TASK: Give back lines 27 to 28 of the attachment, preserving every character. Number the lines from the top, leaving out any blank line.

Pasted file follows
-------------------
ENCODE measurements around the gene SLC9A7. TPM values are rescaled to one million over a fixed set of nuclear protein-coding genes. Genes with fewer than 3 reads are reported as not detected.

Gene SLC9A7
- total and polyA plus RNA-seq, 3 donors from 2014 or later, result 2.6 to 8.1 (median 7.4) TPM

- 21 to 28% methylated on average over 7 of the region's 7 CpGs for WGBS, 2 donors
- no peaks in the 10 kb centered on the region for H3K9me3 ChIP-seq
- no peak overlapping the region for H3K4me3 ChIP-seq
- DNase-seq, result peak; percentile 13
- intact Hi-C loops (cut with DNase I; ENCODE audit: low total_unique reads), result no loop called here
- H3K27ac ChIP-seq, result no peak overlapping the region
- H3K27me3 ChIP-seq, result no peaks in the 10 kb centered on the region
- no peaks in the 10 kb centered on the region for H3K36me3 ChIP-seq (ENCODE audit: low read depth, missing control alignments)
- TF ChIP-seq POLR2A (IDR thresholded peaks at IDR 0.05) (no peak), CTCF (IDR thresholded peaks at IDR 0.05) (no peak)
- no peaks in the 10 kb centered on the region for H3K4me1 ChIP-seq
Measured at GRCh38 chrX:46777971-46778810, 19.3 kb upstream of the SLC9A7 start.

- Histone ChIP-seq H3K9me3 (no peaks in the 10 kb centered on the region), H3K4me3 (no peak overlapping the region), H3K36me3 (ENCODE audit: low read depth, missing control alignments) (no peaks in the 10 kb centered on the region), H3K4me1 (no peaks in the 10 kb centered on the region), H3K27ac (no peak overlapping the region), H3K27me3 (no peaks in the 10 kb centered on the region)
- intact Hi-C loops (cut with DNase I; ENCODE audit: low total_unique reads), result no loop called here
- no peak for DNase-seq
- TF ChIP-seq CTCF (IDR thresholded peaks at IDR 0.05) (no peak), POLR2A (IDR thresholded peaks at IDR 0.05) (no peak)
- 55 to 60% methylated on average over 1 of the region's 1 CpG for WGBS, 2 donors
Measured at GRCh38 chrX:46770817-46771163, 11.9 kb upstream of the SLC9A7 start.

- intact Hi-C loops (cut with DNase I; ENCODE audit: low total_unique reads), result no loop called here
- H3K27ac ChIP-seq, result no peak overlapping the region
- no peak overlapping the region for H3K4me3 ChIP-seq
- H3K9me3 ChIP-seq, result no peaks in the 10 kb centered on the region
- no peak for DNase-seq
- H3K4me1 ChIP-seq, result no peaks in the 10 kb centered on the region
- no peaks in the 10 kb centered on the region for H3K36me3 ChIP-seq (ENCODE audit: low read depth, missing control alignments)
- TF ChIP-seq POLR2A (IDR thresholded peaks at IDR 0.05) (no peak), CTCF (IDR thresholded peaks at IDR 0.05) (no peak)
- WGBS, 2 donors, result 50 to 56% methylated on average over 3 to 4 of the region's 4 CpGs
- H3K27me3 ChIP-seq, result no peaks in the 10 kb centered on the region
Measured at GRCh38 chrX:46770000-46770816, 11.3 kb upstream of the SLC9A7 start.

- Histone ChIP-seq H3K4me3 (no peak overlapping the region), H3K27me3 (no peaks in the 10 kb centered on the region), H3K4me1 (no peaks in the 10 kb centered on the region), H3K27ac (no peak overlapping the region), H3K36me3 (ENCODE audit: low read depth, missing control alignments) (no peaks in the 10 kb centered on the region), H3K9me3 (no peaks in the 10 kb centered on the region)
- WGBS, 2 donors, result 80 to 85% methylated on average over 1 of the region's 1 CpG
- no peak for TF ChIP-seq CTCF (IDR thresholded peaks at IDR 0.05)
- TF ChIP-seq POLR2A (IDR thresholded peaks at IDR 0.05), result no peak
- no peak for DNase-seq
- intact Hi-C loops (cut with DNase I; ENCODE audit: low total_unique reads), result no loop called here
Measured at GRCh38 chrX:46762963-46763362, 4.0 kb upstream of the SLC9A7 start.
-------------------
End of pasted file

- no peaks in the 10 kb centered on the region for H3K36me3 ChIP-seq (ENCODE audit: low read depth, missing control alignments)
- TF ChIP-seq POLR2A (IDR thresholded peaks at IDR 0.05) (no peak), CTCF (IDR thresholded peaks at IDR 0.05) (no peak)